The average gold content of soils is 0.005 ppm, and the average for natural fresh waters is 0.00003 ppm. Sea and ocean waters contain an average of 0.000012 ppm Au. Gold is a trace constituent of many plants and animals. Some coals are slightly enriched in gold, with 0.05 to 0.1 ppm Au in the ash.


Gold is won from deposits mined essentially for the metal and as a by-product of the mining and treatment of nickel, copper, zinc, lead, and silver ores. Nine principal types of deposits, exploited mainly for gold, are listed subsequently. The classification of these deposits is suggested in a monograph on gold (Boyle, 1979), revised to include more recent data; it is based essentially on the general morphology and chemical constitution of a deposit-type and on its geological and geochemical setting, particularly the nature of its host rocks. Because of the great diversity of auriferous deposits it is thought that this manner of classification is as factual and as objective as can be devised, and that it is relatively independent of speculative genetic theories. Numerous other classifications have been suggested and are discussed in the papers and monographs listed in the selected bibliographies at the end. Many of these classifications, particularly those of epigenetic gold deposits, are based on magmatic or hydrothermal concepts and are largely speculative. Concerning classifications of gold deposits one should take heed of the admonition by Maclaren (1908):
"Auriferous veins or deposits may be of any form, may occur in any rock, and may have received their gold from various sources. Particular classifications based on obviously adventitious characters, as similarity of form of deposit, or identity of matrix or of associated minerals, can therefore serve no useful purpose, either scientific or economic. Such classifications have been current for many years. Some have certainly been suggestive, but the majority have helped the miner and prospector not a whit, and have proved a source of confusion and embarrassment to the student."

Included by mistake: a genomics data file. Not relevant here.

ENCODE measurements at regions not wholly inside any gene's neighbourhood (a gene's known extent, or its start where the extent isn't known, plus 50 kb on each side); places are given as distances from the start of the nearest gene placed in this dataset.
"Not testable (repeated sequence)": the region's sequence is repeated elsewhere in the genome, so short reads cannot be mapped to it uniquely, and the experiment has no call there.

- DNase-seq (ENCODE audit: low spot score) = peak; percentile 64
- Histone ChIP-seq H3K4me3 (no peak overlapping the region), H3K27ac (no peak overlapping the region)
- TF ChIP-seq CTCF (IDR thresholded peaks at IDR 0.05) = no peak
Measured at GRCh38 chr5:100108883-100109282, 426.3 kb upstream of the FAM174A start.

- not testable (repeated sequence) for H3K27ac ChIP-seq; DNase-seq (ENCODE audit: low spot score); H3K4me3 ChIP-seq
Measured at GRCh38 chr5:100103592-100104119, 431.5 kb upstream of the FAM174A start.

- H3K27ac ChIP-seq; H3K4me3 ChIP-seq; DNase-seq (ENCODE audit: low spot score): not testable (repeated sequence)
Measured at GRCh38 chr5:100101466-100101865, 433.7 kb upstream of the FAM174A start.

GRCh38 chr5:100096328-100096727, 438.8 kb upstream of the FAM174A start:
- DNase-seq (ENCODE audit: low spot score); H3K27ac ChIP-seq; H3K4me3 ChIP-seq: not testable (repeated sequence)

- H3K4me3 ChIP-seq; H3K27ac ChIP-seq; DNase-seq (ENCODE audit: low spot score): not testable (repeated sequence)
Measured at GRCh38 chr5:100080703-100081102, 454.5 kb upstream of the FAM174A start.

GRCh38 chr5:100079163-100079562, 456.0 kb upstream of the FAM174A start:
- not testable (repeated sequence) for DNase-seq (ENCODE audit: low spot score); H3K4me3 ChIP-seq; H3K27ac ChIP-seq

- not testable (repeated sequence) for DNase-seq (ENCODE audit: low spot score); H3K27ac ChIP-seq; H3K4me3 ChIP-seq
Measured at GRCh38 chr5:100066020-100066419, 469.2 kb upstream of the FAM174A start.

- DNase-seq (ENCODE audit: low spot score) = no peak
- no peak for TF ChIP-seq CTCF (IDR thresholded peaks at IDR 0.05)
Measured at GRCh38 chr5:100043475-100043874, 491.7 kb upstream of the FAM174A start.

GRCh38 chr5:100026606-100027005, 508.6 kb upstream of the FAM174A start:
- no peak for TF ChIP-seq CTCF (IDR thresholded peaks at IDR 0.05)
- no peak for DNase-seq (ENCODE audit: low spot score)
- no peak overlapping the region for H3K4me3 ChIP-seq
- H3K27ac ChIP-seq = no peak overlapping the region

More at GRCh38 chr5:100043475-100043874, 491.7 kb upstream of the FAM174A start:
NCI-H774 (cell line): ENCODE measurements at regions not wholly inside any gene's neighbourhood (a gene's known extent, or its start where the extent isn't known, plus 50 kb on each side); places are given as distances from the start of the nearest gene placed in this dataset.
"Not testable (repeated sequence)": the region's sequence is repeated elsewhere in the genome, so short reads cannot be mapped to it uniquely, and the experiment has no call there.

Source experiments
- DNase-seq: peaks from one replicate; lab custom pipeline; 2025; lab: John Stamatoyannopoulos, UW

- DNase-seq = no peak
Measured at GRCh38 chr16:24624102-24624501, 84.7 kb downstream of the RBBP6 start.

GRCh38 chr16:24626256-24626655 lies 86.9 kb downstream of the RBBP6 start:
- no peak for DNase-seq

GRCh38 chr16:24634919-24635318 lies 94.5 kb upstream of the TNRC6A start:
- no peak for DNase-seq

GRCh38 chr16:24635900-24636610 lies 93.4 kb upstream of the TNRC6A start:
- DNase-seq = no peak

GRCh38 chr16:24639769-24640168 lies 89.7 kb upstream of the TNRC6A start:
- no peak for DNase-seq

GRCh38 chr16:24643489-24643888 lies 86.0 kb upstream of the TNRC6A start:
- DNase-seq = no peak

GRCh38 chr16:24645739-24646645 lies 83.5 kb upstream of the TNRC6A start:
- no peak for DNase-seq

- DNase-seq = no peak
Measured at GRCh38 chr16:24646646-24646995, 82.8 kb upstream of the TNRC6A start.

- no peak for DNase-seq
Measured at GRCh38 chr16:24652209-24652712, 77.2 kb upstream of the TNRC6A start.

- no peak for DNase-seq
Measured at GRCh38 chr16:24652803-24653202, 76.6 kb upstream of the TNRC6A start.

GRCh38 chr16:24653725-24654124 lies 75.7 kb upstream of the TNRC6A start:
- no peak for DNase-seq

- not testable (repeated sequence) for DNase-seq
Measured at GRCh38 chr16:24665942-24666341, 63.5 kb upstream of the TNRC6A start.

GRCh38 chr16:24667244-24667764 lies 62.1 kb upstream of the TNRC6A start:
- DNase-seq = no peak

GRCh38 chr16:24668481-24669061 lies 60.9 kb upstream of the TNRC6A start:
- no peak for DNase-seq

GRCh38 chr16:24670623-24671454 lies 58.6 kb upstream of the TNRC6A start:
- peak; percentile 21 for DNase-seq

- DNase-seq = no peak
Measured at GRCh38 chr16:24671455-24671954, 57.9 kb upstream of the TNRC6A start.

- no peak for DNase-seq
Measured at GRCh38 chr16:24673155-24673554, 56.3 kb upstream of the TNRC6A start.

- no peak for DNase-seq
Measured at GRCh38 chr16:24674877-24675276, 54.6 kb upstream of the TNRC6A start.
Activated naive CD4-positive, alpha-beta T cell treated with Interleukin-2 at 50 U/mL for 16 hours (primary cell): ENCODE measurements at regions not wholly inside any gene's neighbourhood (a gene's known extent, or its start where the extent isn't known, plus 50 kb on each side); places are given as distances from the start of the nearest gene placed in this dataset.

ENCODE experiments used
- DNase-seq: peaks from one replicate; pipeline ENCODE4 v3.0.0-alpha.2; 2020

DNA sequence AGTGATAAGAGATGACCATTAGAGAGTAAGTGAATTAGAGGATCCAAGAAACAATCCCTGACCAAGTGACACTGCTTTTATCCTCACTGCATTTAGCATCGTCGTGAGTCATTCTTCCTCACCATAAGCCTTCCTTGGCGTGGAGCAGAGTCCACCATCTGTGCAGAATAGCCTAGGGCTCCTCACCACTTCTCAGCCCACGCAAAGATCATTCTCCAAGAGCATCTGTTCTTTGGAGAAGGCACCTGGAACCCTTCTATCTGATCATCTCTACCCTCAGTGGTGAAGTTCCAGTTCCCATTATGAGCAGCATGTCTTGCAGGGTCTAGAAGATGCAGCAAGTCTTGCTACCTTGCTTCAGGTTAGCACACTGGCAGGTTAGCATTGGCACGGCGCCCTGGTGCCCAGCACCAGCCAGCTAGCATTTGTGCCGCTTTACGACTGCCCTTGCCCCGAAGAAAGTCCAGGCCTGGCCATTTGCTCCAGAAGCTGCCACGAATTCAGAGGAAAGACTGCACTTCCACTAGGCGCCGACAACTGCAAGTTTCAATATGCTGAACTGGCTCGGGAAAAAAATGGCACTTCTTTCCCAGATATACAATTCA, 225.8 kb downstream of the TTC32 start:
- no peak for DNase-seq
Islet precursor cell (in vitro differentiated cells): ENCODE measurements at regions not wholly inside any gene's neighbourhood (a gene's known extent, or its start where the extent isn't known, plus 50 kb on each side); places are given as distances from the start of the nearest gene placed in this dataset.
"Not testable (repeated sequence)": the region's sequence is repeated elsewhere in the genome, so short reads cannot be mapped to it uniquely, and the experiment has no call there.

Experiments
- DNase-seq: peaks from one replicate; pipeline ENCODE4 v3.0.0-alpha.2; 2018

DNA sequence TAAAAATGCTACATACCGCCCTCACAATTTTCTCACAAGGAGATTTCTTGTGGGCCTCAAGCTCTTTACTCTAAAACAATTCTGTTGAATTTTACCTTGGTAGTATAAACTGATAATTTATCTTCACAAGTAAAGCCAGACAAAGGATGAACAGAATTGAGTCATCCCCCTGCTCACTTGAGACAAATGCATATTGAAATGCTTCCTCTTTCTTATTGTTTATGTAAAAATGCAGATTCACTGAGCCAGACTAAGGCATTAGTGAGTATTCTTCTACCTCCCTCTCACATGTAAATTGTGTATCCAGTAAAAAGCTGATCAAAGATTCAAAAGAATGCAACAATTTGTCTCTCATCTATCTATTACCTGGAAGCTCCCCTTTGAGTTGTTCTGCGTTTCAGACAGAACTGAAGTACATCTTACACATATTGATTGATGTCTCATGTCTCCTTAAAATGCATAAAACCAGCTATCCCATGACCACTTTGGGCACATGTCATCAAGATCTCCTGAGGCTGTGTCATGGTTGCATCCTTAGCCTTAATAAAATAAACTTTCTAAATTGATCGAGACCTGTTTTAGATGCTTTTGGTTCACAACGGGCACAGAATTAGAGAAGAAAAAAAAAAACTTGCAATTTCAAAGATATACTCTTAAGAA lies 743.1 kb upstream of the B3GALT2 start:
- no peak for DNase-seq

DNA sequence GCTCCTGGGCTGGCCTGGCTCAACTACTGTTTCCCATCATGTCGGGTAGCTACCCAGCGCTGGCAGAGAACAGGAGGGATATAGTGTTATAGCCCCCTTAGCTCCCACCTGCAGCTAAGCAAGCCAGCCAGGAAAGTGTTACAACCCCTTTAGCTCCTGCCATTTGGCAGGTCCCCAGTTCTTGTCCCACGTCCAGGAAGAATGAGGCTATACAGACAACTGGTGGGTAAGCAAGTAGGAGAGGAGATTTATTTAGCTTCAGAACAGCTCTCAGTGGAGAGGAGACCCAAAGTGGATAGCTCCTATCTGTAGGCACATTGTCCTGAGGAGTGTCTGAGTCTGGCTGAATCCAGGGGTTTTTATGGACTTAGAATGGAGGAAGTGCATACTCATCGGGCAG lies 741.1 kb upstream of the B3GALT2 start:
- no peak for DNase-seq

The following types of auriferous deposits are distinguished:

1. Auriferous porphyry dykes, sills, and stocks; auriferous pegmatites, coarse-grained granitic bodies, aplites, and albitites
The indigenous gold content of these granitic rocks is invariably low, of the order of 0.003 ppm. Certain albitites and quartz-feldspar porphyry dykes and stocks with indigenous pyrite and pyrrhotite may contain up to 0.10 ppm Au and 1.0 ppm Ag, principally in the sulfide minerals. Porphyritic, aplitic, and granitic bodies of this type are common in Precambrian, mainly Archean, terrains and in younger rocks throughout the world. Most are of an intrusive nature, probably the anatectic products of deep-seated granitization. None so far are known to be of economic value, although many are probably the sources of the gold, silver, and other metals secondarily concentrated in the fractures, faults, and shear zones in the porphyry and albitic bodies themselves and in their nearby host rocks (see type 7. 1).

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Rafal Swiecki, geological engineer email contact

This document is in the public domain.

March, 2011